Mote Scientist visits US Honors Environmental Science Class
by: Stacy Alexander, Director of Alumni and Community Engagement
Mote Marine Laboratory Scientist, Dr. Phil Gravinese, spoke with Upper School students in Honors Environmental Science class last week on how environmental stressors, like ocean acidification, elevated seawater temperatures, and red tide impact the reproductive biology, development, and behavior of commercially important crustaceans (stone crabs, blue crabs, and spiny lobster).
During his talk, students were asked to demonstrate the effects of increased carbon dioxide in the ocean. By blowing oxygen into a water container dyed with blue coloring, the increased CO2 caused the pH to drop and the water to turn a light green. This demonstration replicated the effects of ocean acidification. Ocean acidification is caused by an influx of dissolved carbon dioxide. As atmospheric CO2 levels increase due to anthropogenic causes, dissolved CO2 also increases, which in turn decreases the pH of water.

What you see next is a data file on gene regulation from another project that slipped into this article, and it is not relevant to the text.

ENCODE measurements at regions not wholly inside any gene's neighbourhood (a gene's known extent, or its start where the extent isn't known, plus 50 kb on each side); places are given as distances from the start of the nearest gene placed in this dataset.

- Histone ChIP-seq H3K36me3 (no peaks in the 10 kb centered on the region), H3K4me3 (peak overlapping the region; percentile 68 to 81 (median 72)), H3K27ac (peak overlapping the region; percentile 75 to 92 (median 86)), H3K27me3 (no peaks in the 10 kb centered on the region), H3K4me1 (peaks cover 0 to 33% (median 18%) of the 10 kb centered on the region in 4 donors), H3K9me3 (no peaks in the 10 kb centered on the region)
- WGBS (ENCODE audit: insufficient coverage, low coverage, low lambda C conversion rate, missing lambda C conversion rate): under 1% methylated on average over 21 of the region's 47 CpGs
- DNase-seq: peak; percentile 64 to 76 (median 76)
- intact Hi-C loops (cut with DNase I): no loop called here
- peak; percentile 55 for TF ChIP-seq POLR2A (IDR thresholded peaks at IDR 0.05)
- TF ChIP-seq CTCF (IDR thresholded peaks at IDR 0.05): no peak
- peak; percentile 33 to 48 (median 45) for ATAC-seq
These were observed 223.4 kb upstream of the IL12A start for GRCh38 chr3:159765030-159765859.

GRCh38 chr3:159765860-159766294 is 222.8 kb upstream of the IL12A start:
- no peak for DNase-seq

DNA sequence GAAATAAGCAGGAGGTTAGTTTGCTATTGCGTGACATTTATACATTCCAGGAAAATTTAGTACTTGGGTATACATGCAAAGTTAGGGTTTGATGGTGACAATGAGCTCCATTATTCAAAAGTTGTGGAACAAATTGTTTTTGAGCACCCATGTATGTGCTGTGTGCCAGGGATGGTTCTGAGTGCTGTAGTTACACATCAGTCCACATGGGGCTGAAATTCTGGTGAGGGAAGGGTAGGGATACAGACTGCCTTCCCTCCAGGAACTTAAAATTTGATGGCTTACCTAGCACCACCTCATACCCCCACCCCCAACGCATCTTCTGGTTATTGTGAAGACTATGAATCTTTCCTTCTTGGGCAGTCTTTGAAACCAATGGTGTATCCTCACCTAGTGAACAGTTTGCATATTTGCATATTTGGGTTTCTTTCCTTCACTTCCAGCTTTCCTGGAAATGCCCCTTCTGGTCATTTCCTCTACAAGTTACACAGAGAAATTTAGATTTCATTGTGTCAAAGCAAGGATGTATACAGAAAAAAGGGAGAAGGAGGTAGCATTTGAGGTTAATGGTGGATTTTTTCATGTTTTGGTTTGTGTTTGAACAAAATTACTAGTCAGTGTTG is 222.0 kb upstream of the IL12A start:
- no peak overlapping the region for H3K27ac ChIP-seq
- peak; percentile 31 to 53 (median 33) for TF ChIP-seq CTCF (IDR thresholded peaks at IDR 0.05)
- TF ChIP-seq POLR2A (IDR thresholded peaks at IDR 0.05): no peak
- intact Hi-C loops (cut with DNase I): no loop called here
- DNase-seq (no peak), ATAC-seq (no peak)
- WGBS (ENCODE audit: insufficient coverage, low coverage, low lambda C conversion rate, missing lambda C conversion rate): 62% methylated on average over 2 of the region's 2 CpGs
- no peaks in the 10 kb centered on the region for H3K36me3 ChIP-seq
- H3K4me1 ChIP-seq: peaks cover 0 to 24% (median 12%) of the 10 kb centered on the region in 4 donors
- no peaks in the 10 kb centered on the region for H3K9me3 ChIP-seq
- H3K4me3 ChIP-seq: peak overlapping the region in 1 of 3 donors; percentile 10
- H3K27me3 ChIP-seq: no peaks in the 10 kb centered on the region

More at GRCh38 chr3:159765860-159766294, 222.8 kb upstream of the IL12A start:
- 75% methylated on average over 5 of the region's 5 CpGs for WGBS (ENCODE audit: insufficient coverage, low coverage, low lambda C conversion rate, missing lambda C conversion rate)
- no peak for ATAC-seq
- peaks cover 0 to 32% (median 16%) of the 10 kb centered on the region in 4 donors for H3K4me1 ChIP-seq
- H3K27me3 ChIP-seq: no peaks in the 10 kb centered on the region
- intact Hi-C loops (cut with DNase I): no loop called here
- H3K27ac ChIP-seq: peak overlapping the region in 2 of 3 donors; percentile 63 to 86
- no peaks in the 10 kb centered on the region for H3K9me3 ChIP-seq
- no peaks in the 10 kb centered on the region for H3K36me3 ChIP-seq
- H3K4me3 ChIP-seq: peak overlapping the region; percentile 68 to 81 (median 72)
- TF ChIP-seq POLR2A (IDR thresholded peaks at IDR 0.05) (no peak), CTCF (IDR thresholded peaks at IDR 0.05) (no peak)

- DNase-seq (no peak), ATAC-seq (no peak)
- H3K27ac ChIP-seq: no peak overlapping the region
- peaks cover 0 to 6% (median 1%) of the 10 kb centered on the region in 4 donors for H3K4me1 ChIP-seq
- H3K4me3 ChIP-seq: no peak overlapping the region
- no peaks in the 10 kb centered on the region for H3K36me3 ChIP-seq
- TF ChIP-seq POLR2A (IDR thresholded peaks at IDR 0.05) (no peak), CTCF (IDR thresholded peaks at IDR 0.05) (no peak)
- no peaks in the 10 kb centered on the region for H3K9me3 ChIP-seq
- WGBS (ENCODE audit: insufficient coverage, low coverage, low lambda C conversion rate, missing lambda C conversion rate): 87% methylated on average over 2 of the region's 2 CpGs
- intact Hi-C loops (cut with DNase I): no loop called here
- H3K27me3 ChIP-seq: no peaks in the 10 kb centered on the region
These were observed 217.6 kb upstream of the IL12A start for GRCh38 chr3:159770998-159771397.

Dr. Gravinese is investigating these multiple stressors with the goal of better understanding the 25% decrease in southwest Florida’s yearly stone crab catch since 2000, and informing resource managers working to help the fishery rebound.
Students asked thoughtful questions on the best sustainable seafood sources, how man-made impacts affect our coastal environments and how we can be part of the solution. By asking these questions, students proved that the expanded course offerings in Upper School make them well-informed citizens.
The Honors Environmental Sciences course is new to Upper Schools students this year and is taught by Dr. Ashley Grimaldi.
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